Travis Fife: Additional funds necessary to close projected degree gap in California
(Kimberly Ann Striegel/Daily Bruin senior staff)
By Travis Fife
Jan. 16, 2015 10:35 a.m.
Degrees are the bridge to California’s future, but we are starting to run out of planks.
According to the Public Policy Institute of California, the state will need at least one million more college degree holders than currently projected by 2025. These findings were supported by another group, California Competes, which found California will need 2.3 million more degree-holding adults by 2025 than currently projected to compete with economically higher performing state economies.
Perhaps Governor Jerry Brown thinks the state’s funding through financial aid is sufficient to meet a projected degree shortage, but California currently ranks 30th in percentage of young adults that hold at least an associate’s degree, with only 35.9%. With increased state support, California’s higher education systems could help fill the gap; Napolitano has expressed, in fact, that she wants to use the funds she requested from the state to help enroll 5,000 more California residents.
Even in his budget report Brown says that higher education “drives the innovation that fuels California’s ever‑evolving, dynamic economy.” This puts Brown in a contradictory position – he claims to value higher education and recognizes the economic necessity of investing in it, but has perpetuated a trend of state under-investment in higher education.
Last Friday Brown released his 2015-16 state budget, which increased the University of California’s funding by four percent for this year compared to the previous year, not close to what the UC requested to keep tuition flat.
Brown claims the UC can operate with the funds he’s allocated, but that doesn’t account for the need to significantly increase enrollment. With the stakes so high for a rebounding economy, it’s disappointing that we are also witnessing a period of the state under-investing in education. In 2011 the state cut funding for the UC and California State University system by 1.4 billion. 2011 also marked the first time in the history of the UC that students contributed more in tuition than the state to the UC’s general fund.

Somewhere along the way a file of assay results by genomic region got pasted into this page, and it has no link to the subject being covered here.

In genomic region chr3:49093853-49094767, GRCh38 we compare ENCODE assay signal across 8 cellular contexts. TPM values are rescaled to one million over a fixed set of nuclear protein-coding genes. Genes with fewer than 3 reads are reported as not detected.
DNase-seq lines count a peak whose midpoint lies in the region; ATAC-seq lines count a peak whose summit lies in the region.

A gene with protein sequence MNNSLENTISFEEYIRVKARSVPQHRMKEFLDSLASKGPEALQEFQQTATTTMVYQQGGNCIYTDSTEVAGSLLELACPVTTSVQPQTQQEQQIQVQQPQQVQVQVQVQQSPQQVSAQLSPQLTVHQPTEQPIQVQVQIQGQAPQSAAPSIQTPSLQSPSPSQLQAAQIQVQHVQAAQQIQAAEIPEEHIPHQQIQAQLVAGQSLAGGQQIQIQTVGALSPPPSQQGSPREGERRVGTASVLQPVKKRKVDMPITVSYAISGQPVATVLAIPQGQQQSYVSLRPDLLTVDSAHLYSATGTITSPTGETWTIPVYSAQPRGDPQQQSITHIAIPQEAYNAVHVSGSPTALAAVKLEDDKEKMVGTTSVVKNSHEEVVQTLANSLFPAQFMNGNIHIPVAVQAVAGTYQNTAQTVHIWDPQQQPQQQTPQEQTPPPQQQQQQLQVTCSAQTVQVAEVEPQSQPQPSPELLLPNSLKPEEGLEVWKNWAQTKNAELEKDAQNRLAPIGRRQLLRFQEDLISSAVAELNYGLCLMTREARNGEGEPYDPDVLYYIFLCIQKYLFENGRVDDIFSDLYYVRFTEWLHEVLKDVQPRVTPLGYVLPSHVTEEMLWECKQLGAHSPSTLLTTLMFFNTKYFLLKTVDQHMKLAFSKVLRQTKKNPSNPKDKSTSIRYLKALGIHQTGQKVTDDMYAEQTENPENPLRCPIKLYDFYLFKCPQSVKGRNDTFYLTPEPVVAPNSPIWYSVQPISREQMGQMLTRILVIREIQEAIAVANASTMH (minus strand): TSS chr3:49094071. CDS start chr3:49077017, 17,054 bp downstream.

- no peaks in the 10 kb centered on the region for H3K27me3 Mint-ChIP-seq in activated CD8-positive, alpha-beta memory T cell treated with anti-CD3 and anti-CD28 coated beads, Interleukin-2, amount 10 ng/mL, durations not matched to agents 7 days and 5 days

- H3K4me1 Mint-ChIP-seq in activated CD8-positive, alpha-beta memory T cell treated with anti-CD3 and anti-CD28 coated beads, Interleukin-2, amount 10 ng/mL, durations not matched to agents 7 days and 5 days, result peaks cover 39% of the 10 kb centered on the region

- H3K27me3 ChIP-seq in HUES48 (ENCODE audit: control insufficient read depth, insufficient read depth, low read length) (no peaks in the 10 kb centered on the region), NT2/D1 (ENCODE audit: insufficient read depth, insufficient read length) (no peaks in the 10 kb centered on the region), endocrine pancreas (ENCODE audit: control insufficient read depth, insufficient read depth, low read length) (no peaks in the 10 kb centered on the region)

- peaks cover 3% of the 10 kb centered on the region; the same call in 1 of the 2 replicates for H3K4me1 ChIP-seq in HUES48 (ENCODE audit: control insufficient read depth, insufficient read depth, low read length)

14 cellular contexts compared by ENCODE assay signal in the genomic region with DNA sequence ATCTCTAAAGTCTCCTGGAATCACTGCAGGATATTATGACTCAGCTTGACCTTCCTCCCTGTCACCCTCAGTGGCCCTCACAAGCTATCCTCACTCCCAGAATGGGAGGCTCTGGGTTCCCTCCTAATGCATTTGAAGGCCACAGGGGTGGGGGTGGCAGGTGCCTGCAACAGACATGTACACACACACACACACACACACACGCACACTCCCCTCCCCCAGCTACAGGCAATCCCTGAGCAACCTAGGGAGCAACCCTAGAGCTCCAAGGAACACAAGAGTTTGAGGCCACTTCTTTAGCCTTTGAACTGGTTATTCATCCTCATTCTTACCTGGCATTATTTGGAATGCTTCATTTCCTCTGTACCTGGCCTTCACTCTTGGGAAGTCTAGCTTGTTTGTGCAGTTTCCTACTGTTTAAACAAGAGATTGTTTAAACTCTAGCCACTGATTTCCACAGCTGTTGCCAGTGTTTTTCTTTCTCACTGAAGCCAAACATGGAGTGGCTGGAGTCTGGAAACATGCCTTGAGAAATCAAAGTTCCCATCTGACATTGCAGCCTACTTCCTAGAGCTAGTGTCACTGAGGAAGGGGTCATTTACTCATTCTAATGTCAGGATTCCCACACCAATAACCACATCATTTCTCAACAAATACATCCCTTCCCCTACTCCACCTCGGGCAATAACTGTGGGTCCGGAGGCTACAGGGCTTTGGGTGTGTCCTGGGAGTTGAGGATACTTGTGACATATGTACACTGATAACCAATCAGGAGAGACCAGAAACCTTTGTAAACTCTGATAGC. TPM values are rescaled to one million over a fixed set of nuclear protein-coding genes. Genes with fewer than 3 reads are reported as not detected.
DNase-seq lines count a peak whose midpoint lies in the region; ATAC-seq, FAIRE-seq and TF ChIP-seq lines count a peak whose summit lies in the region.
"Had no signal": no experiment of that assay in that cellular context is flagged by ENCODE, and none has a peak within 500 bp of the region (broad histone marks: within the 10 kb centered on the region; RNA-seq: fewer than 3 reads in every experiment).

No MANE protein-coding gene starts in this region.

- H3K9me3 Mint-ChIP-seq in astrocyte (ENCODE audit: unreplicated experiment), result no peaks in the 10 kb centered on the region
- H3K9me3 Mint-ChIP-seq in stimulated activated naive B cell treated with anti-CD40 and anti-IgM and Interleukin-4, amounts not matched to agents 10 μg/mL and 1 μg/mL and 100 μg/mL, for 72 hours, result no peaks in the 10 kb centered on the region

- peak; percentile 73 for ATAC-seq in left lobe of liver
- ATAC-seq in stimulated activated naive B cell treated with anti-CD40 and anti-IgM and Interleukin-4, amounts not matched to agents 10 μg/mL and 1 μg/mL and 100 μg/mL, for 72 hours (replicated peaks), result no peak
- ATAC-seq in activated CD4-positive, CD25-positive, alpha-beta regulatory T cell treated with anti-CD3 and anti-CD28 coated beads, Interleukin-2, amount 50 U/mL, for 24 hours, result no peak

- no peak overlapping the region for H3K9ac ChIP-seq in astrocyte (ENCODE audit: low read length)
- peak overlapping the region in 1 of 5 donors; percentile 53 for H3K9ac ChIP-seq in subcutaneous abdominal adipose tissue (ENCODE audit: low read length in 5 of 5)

Most damningly, in 2012-13, student fees and tuition contributed $2.98 billion to the UC’s core operating budget, while the state only contributed $2.38 billion. Even though the state gives a large amount of money to financial aid, the UC budget has taken a significant hit throughout the last decade.
Given the projected degree shortages, Brown should be more willing to meet the UC’s demand for funding. He can still push for cuts in the UC budget, but he first has to show he’s more willing to work for the UC’s best interest.
The issue isn’t whether or not the UC can meet the degree shortage purely on increased funding. It’s about the message the governor sends when he refuses the UC’s request for funding. The UC has already said it plans to increase enrollment and under-investment certainly doesn’t help them achieve those goals.
More college graduates means more tax revenue to the state from higher paying jobs, but it also means a productive California workforce. Like Brown said, higher education creates citizens who are innovative – investing in producing more graduates could mean higher performing California businesses. The National Center for Higher Education even projects a decline in per-capita income for Californians because of the lack of education in our state’s workforce.
Brown clearly thinks the UC can be more efficient in how it spends funds, even calling for a committee to reevaluate the UC’s budget. But given recent history of state funding, that misses the point. The proposed tuition increase reflected problems with Napolitano’s leadership and relationship with students. But if Brown recognizes the economic value of higher education, and many reports suggest he should, then his stance toward the UC has to be more supportive.
Ultimately, Brown needs to put his words into actions and show more support for higher education. He states throughout his budget report the immense value the state receives from their investments. It’s time to turn lofty rhetoric into more funding – the future of California’s economy may depend on it.